Franklin police officer calls incident ‘intentional’
WAUKESHA — The first full week of testimony ended Friday in the month-long trial linked to the Waukesha Christmas Parade tragedy last year.
Prosecutors tentatively scheduled to close the state’s case on Monday, depending on progress in a trial that has seen extensive disruption.
Darrell Brooks Jr., 40, of Milwaukee is representing himself. He is charged with six counts of first-degree intentional homicide, 61 counts of recklessly endangering security, six counts of hit and run causing death, two counts of jumping bail, all felonies and of a battery chief for misdemeanor.
Here’s what happened on Friday.
Brooks gets into row with judge, invokes ‘sovereign citizen’ claims
The day began with a shouting match between Brooks and Waukesha County Circuit Judge Jennifer Dorow related to a dispute between Brooks and Clerk of the Courts Monica Paz.
The exchange happened when the jurors entered the courtroom. Dorow briefly dismissed them before reprimanding Brooks and telling him that he would have to participate in the proceedings from another courtroom if the interruptions continued.
During the dispute, Brooks again invoked “sovereign citizen” claims regarding court jurisdiction and other issues, which Dorow repeatedly described as a misinterpretation of the law.
“We are continuing with this trial, despite these disruptions,” Dorow said. “I was very patient with you yesterday” when Brooks launched into an impromptu 50-minute speech about his arguments.
Later that day, after more than a week of verbally quashing Brooks’ jurisdictional challenges, Dorow formally filed a written order denying Brooks’ motion to dismiss.
“It is clear that this court has jurisdiction to preside over this trial to its conclusion,” Dorow wrote in his order.
Franklin police officer at parade describes ‘intentional’ act
State’s first witness Craig Liermann, deputy chief of the Franklin Police Department, was watching the parade with his family when he said he saw the red SUV driving “at high speed” and heard its engine revving in Main Street.
After the vehicle passed within 10 feet of him, Liermann saw the driver stick his head out the window and look back, giving Liermann a chance to see his face and hair.
He testified that he then saw the driver turn the steering wheel in the direction of the Waukesha Catholic Communities Group, driving through the parade participants.
“Based on her body language, my heart sank, because…it clearly looked like an intentional act,” he said.
Cop sees driver running away from damaged SUV
Second prosecution witness Ralph Salyers, a Wauwatosa police officer who was walking with his daughter and their dog along Maple Avenue south of the parade route, said he saw a man matching Brooks’ description fleeing a Red SUV damaged after parade attack.
Salyers, who had attended the parade but was leaving, testified that the driver stopped the vehicle, jumped out, examined the damage, swore and drove away. He identified the driver as Brooks.
Salyers said he was within 50 feet of the man he saw running, but admitted during cross-examination of Brooks that he was unsure at the start of the driver’s run at that time. But he denied that his description of the driver came from later news reports.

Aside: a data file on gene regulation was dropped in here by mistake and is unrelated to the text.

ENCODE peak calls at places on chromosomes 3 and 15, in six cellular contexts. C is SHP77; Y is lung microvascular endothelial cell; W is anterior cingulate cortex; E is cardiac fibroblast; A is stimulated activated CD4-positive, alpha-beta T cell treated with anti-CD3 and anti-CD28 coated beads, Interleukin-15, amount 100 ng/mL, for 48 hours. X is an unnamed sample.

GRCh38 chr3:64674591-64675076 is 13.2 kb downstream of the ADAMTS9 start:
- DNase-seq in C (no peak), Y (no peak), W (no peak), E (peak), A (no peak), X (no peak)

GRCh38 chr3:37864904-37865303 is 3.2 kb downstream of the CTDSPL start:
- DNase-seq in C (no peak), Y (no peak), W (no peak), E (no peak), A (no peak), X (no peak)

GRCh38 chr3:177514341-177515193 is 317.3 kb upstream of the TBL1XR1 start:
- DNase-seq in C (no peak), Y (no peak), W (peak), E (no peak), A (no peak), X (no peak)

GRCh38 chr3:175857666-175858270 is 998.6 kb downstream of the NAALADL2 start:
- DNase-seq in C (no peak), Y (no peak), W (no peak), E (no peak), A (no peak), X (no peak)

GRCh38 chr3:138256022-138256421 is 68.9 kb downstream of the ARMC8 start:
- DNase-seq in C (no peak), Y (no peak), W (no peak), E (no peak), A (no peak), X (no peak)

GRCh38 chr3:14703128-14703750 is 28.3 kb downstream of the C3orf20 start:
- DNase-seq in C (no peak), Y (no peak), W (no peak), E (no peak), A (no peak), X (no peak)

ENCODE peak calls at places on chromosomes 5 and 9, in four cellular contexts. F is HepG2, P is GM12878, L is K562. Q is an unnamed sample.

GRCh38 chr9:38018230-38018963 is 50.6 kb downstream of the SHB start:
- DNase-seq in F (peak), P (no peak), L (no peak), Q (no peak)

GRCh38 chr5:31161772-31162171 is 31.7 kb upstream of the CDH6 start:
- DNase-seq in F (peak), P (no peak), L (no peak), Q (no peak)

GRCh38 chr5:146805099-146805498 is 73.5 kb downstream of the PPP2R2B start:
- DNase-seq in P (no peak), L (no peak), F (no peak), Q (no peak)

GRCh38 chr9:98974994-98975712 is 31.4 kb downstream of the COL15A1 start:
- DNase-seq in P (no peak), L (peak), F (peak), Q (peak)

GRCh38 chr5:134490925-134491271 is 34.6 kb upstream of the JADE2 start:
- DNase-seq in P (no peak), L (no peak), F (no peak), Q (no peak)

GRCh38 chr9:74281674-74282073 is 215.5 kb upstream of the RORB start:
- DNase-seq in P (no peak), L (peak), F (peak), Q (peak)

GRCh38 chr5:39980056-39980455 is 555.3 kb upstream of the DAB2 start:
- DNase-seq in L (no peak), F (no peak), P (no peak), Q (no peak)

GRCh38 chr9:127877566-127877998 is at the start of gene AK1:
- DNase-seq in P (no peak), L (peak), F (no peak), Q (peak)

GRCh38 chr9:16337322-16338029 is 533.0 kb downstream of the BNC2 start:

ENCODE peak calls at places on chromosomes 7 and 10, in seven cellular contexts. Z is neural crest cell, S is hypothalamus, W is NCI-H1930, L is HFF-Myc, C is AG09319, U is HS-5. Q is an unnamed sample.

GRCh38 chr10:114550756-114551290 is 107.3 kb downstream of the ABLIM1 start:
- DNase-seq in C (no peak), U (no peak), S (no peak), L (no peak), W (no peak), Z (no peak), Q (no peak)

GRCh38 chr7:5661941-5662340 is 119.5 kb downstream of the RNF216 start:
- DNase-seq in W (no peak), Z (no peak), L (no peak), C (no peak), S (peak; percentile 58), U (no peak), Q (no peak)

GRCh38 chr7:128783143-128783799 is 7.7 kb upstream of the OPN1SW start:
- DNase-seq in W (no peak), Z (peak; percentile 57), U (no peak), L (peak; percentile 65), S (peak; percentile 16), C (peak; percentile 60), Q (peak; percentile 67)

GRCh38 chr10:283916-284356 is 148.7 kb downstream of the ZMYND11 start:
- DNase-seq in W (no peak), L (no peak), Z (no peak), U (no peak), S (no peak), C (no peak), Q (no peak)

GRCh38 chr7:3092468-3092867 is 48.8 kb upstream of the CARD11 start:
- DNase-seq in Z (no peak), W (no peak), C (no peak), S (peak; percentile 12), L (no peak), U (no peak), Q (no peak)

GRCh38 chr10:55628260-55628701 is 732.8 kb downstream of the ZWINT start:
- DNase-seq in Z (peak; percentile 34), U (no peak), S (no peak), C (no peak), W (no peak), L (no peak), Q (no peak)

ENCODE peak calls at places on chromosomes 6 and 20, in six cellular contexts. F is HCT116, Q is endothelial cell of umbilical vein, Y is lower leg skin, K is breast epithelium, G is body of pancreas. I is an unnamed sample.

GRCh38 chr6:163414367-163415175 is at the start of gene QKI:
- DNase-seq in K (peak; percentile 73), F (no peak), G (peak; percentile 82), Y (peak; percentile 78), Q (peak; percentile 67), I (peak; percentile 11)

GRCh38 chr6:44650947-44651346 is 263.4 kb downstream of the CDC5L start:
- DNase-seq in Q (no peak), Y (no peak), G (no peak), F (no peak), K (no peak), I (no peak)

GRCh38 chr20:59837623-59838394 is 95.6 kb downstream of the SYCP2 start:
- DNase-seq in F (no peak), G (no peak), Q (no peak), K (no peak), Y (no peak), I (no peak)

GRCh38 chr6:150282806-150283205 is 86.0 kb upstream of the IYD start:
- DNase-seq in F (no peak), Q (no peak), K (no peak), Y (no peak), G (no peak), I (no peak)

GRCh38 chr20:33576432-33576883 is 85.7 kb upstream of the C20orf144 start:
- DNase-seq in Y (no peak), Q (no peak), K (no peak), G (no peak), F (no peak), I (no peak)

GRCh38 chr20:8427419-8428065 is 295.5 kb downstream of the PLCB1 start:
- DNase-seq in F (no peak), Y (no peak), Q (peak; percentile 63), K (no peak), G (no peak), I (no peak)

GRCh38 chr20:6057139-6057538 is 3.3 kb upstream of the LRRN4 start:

The officer who shot the SUV testifies
Bryce Scholten, a Waukesha police officer who was assigned to traffic control during the parade, testified that he was in the path of the red SUV when it approached where it was parked at the intersection of Wisconsin Avenue and Main Street near the end of the parade route. .
As the SUV approached, Scholten noticed “extreme” damage, including a broken front end. He said the vehicle accelerated towards him, “that’s when I decided I had to use deadly force” to stop it. Scholten fired his gun at the driver, who drove off along West Avenue.
As the vehicle passed within arm’s length of him, he was able to see the driver up close, whom he identified as Brooks.
Under cross-examination, Brooks questioned Scholten’s decision to fire his gun, suggesting his intent was to kill the driver.
Cop finds SUV in Maple Street driveway
Christopher Moss, a Waukesha police officer who marched with the Color Guard at the front of the parade, testified to how he was led to the red SUV that was found parked in the driveway of a residence on along Maple Street.
Moss was flagged down by a man who spotted the broken SUV parked in that driveway several blocks south of the parade route. With this man in his patrol car, he drove to the residence and found the vehicle damaged.
As part of their investigation, Moss said police found documents in the vehicle linking him to Darrell E. Brooks Jr., with the vehicle being registered to Dawn Woods, Brooks’ mother.
During cross-examination, Moss acknowledged that he had received several descriptions of possible suspects, not all of which matched, of people seen fleeing the area after the parade incident.
In related testimony, Carlos Arechiga Nolasco, a resident of the Maple Avenue duplex where the SUV was parked, spotted the vehicle in his driveway. He saw someone jump out of the vehicle and run around the hood of the car and away from the driveway.
Nolasco reviewed surveillance footage showing a hooded figure running up the driveway and onto a sidewalk along Maple. He confirmed that the figure in the video matched the appearance of the man who fled the crashed SUV.
Day 9 of the trial: A member of the Milwaukee Dancing Grannies testifies “I thought I was at war”
Day 8 of the trial: Tornado warnings end proceedings early
Day 7 of the trial: “I still don’t know what happened to my daughter”, testifies the victim
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This article originally appeared on Milwaukee Journal Sentinel: Darrell Brooks Waukesha Christmas Parade Takeout Day 10